Power Supply: All of the above and no power supply? Until now, I've been able to get by with simple "wall warts" and breadboard power supplies that had fixed voltages. I finally was given a dedicated, bench-top power supply by a friend. This power supply is an old analog, dual-output supply that can regulate both voltage and current. This may not be a necessity for many folks, but if the price is right it will make for a very nice addition to your laboratory.
So far, I have spent about $700 on my home electronics workshop. This cost excluded the cost of the computer as I already had one around that I use. Do I think that my workshop is complete? Can you ever have enough tools? Of course not! I do have a few things that are yet on my watch list. As I indicated, I am looking to purchase a DSO (digital sampling/storage oscilloscope), but I would also like to have an arbitrary waveform generator, a small reflow oven, and perhaps even a small pick-and-place machine.
One tool that I am very tempted to get is the new Red Pitaya that is on Kickstarter right now. My only hesitation is that it is only a 125Msp/sec (mega-samples per second) per channel device -- ideally I would like to have a 1Gsp/sec device. The nice thing though, despite the lower sampling rate, is that it has a 14-bit sample depth vs. the standard 8-bit sample depth on most DSO scopes.
Have I missed anything? I am always open to new tools for the workshop. Please let me know in the comments below (I'm sure my wife would appreciate it).
I agree about what you say with regards to quality. There are very few things that I would recommend from Harbor Freight. This workbench and the tool chest that you mentioned. I am also fine with hammers and pry bar/chisel/I mean screwdrivers. Their stands for grinders are not that bad.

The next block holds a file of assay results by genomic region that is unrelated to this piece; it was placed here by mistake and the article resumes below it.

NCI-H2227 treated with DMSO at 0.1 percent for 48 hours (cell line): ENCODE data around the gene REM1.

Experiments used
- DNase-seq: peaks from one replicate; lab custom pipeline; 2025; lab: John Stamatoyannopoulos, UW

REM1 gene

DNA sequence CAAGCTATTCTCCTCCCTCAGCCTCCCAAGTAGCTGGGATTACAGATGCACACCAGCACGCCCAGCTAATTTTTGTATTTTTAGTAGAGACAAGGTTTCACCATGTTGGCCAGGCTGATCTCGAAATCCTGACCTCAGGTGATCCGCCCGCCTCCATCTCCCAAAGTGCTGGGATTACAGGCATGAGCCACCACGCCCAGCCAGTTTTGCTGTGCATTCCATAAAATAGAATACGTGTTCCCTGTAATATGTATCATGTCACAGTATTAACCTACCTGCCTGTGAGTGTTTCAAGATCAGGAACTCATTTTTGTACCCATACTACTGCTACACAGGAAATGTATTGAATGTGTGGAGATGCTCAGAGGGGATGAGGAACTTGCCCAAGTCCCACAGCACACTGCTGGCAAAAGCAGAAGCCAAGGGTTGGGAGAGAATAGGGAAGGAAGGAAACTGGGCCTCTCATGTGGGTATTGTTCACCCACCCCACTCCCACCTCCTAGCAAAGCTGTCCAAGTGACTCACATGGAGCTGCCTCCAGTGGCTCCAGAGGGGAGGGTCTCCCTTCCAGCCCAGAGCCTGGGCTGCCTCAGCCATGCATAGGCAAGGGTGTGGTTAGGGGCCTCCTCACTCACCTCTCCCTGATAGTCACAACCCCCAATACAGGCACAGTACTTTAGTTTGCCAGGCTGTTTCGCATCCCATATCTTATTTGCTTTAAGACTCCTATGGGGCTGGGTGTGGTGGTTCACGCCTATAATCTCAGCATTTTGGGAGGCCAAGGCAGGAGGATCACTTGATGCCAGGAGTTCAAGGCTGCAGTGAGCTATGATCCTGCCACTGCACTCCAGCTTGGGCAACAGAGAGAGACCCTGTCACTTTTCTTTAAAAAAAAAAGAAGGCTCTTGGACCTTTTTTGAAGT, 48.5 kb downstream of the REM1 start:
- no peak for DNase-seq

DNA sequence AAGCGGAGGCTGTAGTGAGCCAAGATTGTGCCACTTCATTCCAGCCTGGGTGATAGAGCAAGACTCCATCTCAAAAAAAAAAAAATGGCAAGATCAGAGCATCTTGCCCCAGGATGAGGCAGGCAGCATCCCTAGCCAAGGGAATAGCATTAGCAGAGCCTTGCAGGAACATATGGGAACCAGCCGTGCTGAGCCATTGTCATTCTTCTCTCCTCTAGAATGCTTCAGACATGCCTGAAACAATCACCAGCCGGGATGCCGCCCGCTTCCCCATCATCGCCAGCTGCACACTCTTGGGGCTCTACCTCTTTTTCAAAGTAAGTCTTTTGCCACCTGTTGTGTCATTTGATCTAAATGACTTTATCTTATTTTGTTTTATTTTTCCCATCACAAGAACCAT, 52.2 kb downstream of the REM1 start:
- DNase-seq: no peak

Though anytime I have gone there because I need an emergency tool, or a one time use tool and they ask me if I would like to purchase the extended warranty, I always laugh, and respond, "I came here knowing that I was purchasing a cheap piece of tooling that will probably break, and I am ok with that, if I wanted something with a warranty, I would go somewhere else." The cashiers always give me a look of shock and disgust.
For the tools you use all the time, buy very good quality. I'm in automation, so I do a lot of electro-mechanical work.
I recommend Bondhus for hex wrenches (mine are ~15 years old), and Wiha for screwdrivers (I use mine all the time, although there are other good brands). Invest in a good set of wire strippers; mine are Paladin with soft grips.
I use a lot of Plano 3750 tackle boxes to store stuff like connectors, pins, hoods, etc, with some of the dividers glued down. I find Sterilte 1723 pencil boxes (available at Walmart for ~$1) great for holding stuff bulker items, and use clear plastic shoe boxes (also ~$1) for even bulkier items.
I'd go for an oscilloscope before a logic analyzer, but it depends on what you're doing.
Harbor Freight's stuff varies. Their hand tools are, in general, junk, but if you're only going to use something occasionally then it's not worth spending a lot of money. I've heard great things about their car jacks, and their red tool chests look nice, but I wouldn't take the cheap ones if they were free. I've been happy with their oscillating multitool (<$20 on sale; anything better is going to be >$80), and $40 DMM (you can buy the same DMM for 2x the price; it's got some nice features such as 4000 counts and AAA batteries - I HATE 9V batteries!!!)
@Aeroengineer: So, I am still curious as to what the final result will be.
Oh, sorry -- this was an early incarnation of the control system for my Man vs. Woman Display-O-Meter project using a PICAXE microcontroller -- I was using a lot of shift registers to read in the values from a bunch of switches and to control a bunch of tri-colored LEDs.
Now its' just a piece of "Electronic Art" sitting on the book shelves in my office
That is true, but even for things that I do not know their temperatures, or that my box may not be completely accurate in its temperatures it displays, I usually have a procedure.
For these, I usually start at a low temperature, then keep increasing the temp by 10°C till I get to the point that it is just barely melting the solder. I then add another 10°C after I reach that point. This way I keep the temp as low as possible. There are times that if I am soldering a joint that can sink a lot of heat that I might have to turn it up more.